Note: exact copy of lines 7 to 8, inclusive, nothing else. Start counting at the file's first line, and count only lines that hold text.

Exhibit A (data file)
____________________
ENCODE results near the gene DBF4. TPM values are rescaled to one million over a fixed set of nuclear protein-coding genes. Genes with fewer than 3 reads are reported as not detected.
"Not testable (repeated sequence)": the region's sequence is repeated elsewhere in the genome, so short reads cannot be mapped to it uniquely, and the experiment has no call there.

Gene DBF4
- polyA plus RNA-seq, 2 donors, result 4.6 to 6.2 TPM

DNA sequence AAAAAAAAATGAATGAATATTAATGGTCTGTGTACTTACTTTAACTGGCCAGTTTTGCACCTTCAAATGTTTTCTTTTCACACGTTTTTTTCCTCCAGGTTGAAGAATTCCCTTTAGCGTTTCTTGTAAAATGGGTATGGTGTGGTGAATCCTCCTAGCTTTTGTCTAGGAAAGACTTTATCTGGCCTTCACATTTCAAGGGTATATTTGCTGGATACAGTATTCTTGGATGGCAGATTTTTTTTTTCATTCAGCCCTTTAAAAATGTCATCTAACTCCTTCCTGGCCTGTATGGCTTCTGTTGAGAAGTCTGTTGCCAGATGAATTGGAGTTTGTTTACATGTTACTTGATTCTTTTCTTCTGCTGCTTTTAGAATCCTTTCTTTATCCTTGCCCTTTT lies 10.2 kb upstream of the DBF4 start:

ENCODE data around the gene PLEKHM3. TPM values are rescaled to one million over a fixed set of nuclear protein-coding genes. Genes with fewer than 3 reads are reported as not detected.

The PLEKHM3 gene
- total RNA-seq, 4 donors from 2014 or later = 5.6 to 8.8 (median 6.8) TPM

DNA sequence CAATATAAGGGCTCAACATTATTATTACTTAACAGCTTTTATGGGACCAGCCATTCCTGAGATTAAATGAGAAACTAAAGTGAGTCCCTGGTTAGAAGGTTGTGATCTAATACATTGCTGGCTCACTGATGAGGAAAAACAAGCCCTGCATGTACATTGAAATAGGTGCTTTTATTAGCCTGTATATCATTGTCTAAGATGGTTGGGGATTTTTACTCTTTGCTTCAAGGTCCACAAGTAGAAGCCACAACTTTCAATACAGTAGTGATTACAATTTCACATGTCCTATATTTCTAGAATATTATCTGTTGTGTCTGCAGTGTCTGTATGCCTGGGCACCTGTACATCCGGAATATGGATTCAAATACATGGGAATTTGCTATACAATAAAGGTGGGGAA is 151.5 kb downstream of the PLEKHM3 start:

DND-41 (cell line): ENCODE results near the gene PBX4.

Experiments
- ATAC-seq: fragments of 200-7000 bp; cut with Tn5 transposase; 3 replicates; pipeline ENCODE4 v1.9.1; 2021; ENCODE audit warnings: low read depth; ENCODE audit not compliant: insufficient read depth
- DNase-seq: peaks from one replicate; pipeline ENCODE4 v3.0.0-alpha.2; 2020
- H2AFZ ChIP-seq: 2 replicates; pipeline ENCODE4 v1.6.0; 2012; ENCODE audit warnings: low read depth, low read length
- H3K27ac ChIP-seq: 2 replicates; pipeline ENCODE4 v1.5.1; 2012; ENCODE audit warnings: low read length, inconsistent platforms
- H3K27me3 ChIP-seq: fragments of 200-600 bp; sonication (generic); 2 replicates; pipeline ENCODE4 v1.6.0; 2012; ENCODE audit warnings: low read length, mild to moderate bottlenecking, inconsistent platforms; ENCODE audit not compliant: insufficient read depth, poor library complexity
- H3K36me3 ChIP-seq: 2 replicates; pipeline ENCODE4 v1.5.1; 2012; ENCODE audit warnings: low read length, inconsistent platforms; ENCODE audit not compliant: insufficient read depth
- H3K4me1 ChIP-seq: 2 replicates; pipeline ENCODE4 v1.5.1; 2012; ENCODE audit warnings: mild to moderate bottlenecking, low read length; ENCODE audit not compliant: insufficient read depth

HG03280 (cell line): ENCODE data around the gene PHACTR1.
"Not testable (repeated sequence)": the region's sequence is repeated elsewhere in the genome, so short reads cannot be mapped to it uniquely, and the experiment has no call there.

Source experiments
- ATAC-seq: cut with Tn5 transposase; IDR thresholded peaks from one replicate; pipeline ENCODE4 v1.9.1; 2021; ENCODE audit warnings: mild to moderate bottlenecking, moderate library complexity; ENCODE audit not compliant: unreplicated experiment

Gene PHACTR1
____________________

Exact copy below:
The PLEKHM3 gene
- total RNA-seq, 4 donors from 2014 or later = 5.6 to 8.8 (median 6.8) TPM